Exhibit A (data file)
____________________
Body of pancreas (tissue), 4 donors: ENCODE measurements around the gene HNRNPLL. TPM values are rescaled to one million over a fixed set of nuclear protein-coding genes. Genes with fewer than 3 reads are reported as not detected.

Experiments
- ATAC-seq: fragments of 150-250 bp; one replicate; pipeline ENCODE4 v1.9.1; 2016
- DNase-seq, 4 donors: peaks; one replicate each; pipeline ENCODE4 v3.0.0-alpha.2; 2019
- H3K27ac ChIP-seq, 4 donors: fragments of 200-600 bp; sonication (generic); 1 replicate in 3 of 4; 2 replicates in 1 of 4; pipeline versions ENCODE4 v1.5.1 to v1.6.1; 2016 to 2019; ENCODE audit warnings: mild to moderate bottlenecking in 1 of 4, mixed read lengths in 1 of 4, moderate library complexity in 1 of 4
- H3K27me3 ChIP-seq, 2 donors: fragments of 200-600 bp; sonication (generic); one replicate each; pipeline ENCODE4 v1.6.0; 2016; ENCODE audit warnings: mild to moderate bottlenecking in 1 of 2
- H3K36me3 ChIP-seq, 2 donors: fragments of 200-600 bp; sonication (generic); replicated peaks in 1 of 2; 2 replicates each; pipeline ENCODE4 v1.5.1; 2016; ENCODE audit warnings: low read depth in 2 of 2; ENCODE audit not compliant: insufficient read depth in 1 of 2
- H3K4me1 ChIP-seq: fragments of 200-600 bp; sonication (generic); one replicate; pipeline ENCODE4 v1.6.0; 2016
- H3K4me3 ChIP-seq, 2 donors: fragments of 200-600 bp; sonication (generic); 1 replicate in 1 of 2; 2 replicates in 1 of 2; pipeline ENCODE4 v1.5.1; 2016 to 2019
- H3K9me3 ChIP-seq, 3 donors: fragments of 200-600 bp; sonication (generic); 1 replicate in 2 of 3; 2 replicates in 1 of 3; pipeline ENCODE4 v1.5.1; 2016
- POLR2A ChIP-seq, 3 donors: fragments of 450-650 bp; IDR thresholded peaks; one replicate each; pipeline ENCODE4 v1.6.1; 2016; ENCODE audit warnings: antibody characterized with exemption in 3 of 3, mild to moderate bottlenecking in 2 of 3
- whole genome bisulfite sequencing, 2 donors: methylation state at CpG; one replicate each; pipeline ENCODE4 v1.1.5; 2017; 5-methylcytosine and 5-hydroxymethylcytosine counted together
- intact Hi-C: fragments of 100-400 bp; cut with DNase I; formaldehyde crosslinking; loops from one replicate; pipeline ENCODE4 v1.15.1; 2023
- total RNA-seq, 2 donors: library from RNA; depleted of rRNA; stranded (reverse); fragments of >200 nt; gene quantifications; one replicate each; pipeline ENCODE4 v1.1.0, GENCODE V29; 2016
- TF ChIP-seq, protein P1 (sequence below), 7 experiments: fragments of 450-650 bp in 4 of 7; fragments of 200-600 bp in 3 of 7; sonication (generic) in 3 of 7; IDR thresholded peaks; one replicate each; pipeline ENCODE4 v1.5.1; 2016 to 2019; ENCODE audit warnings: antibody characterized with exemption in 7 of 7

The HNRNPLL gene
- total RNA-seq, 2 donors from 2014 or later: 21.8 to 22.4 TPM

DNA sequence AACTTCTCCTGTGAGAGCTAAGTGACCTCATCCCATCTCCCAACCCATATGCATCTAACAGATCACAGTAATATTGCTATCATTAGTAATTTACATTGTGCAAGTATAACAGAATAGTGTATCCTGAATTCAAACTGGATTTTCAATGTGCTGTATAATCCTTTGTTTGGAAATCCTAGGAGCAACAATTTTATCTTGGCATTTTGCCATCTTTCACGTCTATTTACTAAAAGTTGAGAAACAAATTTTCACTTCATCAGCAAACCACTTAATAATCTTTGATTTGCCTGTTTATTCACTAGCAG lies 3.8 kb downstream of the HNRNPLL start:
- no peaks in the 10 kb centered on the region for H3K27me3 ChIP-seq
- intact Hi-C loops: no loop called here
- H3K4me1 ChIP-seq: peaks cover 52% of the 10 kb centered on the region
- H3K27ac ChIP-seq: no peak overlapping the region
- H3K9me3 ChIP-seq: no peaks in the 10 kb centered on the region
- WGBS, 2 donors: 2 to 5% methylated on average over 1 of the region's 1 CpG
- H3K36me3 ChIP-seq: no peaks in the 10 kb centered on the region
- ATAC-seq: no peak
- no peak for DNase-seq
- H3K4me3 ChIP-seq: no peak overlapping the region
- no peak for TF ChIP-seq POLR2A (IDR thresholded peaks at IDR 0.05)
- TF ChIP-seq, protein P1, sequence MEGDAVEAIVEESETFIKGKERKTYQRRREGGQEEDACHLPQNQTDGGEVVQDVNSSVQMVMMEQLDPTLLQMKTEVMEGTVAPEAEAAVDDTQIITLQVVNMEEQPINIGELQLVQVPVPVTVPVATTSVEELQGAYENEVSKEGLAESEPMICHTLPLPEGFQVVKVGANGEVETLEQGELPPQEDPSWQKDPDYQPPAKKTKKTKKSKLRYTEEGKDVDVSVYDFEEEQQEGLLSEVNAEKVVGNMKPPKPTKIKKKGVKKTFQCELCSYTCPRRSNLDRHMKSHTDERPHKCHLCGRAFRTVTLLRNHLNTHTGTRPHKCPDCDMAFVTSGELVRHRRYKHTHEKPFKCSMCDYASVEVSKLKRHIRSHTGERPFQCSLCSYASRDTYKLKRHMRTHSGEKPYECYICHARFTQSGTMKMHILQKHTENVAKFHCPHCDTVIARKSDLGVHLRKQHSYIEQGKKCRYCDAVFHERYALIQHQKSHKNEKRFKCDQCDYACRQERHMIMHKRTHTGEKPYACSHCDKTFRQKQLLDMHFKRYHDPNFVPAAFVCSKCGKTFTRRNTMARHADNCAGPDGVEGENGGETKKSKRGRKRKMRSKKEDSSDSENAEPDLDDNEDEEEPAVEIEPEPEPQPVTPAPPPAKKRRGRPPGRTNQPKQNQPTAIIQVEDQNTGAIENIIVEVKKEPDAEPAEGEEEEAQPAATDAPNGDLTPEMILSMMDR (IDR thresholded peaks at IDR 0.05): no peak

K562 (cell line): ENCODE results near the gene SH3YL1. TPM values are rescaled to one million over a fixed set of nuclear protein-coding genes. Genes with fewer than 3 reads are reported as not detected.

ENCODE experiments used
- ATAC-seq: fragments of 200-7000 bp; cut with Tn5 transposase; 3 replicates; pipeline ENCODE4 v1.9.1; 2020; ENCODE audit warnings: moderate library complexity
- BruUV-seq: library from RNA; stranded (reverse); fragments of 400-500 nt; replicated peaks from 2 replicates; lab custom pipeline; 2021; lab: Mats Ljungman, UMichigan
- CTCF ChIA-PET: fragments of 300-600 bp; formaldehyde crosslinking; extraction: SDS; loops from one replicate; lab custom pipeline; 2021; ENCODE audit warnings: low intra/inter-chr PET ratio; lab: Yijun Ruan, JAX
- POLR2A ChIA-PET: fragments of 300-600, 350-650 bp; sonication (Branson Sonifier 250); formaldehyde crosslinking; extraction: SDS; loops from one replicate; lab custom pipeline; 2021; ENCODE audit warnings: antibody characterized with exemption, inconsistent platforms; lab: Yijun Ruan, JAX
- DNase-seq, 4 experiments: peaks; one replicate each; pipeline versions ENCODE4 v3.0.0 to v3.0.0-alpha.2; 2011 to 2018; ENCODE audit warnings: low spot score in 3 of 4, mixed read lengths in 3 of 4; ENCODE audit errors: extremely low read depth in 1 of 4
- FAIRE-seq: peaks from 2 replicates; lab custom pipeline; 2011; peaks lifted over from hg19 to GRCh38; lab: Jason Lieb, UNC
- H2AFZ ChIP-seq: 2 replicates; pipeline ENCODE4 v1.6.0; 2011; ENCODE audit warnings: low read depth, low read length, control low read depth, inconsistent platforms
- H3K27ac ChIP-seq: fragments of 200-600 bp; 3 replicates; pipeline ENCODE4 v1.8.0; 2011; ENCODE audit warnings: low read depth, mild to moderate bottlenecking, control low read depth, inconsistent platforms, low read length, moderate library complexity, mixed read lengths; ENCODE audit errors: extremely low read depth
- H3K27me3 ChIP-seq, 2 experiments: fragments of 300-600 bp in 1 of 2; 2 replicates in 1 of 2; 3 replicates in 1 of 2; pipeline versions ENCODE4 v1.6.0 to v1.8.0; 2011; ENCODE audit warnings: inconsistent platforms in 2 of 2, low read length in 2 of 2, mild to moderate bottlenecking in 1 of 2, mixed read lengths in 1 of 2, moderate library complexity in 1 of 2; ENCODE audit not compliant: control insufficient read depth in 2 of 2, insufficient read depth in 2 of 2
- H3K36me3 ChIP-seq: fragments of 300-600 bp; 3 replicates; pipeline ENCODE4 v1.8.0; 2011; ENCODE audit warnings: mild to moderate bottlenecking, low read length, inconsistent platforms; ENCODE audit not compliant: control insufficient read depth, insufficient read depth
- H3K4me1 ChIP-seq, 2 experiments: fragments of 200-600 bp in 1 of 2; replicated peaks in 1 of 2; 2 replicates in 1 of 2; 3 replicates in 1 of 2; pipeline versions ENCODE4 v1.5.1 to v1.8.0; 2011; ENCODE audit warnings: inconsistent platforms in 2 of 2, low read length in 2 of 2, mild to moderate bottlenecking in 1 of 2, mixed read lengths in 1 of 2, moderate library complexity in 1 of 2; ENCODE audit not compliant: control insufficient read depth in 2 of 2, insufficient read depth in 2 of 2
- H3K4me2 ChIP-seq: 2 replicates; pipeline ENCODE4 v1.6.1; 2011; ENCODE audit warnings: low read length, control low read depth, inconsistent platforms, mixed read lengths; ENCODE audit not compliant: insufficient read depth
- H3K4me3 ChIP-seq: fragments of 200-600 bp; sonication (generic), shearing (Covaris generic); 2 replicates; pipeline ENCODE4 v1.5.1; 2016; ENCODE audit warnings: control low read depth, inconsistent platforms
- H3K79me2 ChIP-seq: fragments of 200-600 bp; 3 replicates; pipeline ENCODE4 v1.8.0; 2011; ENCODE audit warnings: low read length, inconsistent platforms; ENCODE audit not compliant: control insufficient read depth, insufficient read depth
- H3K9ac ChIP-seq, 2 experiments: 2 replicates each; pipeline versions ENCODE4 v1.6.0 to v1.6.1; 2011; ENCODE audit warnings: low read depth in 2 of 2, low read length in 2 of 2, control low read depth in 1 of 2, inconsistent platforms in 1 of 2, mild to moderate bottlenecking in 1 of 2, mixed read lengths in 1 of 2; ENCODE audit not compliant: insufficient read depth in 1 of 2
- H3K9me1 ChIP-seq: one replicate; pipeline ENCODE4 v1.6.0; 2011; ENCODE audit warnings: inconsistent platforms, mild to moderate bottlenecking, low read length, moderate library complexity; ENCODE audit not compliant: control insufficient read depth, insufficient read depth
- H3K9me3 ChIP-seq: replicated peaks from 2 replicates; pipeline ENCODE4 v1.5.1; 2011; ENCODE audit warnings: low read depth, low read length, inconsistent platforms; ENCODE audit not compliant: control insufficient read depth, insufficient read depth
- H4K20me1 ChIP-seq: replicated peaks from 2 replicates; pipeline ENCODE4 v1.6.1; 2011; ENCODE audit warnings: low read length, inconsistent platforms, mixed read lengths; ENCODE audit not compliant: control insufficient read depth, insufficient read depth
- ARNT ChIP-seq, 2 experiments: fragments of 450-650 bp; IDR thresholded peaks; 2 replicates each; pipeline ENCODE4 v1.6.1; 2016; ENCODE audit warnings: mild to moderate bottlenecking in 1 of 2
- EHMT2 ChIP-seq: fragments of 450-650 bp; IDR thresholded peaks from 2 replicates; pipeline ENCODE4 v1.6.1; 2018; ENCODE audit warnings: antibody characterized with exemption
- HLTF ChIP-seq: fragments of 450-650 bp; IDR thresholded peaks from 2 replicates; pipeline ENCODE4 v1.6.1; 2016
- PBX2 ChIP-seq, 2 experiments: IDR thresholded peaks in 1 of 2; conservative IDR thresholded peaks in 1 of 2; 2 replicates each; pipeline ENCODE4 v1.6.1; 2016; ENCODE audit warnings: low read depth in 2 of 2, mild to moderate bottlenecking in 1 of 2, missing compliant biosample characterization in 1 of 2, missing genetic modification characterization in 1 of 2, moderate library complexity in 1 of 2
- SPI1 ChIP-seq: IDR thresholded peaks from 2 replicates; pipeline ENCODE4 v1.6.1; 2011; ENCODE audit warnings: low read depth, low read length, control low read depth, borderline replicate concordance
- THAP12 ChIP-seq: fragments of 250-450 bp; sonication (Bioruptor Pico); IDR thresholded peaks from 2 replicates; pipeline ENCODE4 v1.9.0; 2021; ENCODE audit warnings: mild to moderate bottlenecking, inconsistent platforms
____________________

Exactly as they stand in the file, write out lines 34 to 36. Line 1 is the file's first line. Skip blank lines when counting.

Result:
- BruUV-seq: library from RNA; stranded (reverse); fragments of 400-500 nt; replicated peaks from 2 replicates; lab custom pipeline; 2021; lab: Mats Ljungman, UMichigan
- CTCF ChIA-PET: fragments of 300-600 bp; formaldehyde crosslinking; extraction: SDS; loops from one replicate; lab custom pipeline; 2021; ENCODE audit warnings: low intra/inter-chr PET ratio; lab: Yijun Ruan, JAX
- POLR2A ChIA-PET: fragments of 300-600, 350-650 bp; sonication (Branson Sonifier 250); formaldehyde crosslinking; extraction: SDS; loops from one replicate; lab custom pipeline; 2021; ENCODE audit warnings: antibody characterized with exemption, inconsistent platforms; lab: Yijun Ruan, JAX